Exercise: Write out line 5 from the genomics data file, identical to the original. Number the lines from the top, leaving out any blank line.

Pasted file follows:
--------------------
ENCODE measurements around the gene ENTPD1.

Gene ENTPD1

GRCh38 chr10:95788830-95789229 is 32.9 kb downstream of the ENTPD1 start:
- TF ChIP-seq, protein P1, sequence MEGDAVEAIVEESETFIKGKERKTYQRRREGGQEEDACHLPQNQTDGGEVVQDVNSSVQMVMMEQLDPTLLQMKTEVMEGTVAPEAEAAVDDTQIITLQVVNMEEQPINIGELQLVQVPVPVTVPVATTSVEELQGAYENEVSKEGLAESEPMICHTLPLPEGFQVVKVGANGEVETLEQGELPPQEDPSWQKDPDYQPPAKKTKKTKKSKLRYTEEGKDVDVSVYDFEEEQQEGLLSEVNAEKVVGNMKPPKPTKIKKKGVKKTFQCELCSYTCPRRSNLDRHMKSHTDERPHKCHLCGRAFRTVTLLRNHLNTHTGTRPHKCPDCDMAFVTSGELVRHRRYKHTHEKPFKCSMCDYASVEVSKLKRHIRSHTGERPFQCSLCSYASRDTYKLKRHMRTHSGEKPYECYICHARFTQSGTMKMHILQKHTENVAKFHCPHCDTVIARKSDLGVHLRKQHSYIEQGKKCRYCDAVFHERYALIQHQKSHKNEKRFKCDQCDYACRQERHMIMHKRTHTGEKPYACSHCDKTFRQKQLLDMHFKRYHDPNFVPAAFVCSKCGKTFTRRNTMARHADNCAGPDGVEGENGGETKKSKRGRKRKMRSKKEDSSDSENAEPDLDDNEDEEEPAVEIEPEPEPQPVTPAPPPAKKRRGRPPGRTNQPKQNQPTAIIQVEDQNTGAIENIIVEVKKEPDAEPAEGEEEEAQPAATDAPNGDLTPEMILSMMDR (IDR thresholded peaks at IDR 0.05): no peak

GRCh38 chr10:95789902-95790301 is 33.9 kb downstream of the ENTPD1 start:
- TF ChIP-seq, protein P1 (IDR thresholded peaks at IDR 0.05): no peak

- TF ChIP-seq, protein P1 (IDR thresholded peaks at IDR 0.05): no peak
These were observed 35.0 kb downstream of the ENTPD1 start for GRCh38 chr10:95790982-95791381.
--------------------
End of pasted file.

GRCh38 chr10:95789902-95790301 is 33.9 kb downstream of the ENTPD1 start: